This section is from the book "The Home Hand-Book of Domestic Hygiene and Rational Medicine. Volume 2.", by J. H. Kellogg, M.D.. Also available from Amazon: The Home Hand-Book of Domestic Hygiene and Rational Medicine, Volume 2.
Neuralgic pain in the affected nerve, with loss of sensation in the parts to which it is distributed; pain continuous; nerve tender; pressure upon nerve causes pain in the parts in which the nerve ends; twitching of the muscles in the affected part; generally no fever.
It is sometimes difficult to distinguish neuritis from neuralgia, since the pain of neuralgia is not infrequently caused by inflammation of the affected nerve. Recovery from neuritis is very often incomplete, the patient continuing to suffer pain in the nerve, and numbness in the parts supplied by it. Inflammation of the sciatic nerve is a common cause of obstinate sciatica, in consequence of the sheath of the nerve becoming thickened.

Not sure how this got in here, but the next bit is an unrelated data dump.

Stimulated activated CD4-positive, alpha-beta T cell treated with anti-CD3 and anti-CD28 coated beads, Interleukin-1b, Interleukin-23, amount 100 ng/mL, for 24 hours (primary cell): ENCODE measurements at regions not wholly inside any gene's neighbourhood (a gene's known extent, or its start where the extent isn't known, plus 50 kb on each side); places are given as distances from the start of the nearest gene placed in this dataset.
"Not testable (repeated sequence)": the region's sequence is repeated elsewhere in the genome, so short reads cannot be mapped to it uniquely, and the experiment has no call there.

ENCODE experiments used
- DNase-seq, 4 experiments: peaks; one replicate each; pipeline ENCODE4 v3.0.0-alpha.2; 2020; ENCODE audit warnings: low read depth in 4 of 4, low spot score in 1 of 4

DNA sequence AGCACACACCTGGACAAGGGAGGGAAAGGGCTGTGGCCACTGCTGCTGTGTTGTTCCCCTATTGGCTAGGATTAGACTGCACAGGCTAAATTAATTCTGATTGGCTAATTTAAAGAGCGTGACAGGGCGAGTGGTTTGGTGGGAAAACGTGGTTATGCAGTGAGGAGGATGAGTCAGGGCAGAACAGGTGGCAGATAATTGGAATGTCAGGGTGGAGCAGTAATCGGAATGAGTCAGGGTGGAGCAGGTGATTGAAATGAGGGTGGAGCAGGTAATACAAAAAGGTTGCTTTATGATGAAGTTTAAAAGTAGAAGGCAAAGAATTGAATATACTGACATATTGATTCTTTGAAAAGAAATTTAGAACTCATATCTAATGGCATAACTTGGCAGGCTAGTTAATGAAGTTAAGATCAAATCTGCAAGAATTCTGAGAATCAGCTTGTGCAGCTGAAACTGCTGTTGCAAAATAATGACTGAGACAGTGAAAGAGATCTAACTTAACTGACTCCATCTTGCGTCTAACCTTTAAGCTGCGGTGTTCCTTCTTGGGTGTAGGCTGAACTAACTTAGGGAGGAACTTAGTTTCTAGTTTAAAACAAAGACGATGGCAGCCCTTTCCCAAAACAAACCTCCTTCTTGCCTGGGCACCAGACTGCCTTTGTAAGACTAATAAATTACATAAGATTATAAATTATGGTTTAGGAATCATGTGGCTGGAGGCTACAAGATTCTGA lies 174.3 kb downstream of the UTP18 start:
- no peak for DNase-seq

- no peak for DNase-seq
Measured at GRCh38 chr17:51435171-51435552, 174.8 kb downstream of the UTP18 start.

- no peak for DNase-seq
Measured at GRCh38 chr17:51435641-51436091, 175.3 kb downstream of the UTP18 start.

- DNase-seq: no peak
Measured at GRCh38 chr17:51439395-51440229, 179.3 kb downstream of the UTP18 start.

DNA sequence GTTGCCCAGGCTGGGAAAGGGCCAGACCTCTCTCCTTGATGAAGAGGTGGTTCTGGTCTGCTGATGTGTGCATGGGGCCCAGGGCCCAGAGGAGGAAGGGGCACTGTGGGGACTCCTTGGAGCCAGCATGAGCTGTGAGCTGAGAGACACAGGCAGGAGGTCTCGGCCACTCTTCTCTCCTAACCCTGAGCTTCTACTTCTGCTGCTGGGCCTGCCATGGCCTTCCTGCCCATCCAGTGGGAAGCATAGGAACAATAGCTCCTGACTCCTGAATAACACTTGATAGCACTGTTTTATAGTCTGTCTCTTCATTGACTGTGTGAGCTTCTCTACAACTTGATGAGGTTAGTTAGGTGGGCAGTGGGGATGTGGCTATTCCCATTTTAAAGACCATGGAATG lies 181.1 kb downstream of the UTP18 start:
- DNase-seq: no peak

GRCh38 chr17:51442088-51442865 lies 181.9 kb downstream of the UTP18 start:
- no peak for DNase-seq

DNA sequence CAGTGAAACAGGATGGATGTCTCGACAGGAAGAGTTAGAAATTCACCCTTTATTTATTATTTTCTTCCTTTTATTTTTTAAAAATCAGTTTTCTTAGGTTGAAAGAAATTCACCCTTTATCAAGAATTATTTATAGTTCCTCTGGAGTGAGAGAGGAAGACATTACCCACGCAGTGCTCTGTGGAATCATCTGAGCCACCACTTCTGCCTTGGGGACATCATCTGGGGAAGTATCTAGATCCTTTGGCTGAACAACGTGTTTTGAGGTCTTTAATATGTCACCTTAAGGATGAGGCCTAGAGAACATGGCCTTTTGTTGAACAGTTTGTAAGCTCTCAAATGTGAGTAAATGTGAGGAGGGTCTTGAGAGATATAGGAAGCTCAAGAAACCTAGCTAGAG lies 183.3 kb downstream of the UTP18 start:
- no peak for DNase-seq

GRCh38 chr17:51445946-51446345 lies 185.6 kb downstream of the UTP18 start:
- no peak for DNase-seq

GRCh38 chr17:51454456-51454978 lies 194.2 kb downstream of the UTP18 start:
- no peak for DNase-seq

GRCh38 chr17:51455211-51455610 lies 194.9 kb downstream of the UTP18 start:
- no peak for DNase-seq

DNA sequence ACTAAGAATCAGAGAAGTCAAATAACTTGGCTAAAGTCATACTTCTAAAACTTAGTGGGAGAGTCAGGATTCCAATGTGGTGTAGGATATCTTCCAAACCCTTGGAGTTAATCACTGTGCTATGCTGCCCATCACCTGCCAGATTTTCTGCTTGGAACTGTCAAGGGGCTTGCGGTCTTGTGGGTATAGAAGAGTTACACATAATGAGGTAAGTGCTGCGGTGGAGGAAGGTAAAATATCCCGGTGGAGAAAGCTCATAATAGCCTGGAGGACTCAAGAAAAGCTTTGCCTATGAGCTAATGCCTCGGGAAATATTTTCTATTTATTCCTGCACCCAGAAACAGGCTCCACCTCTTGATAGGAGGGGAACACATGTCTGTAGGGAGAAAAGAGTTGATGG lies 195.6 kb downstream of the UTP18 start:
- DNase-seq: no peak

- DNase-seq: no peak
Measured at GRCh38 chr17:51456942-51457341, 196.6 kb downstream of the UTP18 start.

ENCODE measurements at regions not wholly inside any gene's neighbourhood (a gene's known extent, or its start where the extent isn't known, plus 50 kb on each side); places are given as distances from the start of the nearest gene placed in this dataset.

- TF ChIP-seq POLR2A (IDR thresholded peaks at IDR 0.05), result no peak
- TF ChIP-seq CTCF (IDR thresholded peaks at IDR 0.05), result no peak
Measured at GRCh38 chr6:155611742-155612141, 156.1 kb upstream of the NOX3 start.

The most common cause of neuritis is injury of the nerve, or an inflammation of the adjacent parts. The inflammation is sometimes rheumatic in character.
Rest; ice along the course of the nerve; in case the ulnar nerve of the arm is affected, the whole arm may be enveloped in ice-cold compresses. It is also well to keep it elevated, so as to induce contraction of the blood-vessels. Hypodermic injections of ice-cold water into, or near, the nerve, and the use of a strong galvanic current, applied for half an hour once a day is effective in severe cases. Galvanism, faradization, hot sponging, fomentations, and alternate hot and cold applications, are the best remedies for the effects which may remain after the subsidence of acute inflammation.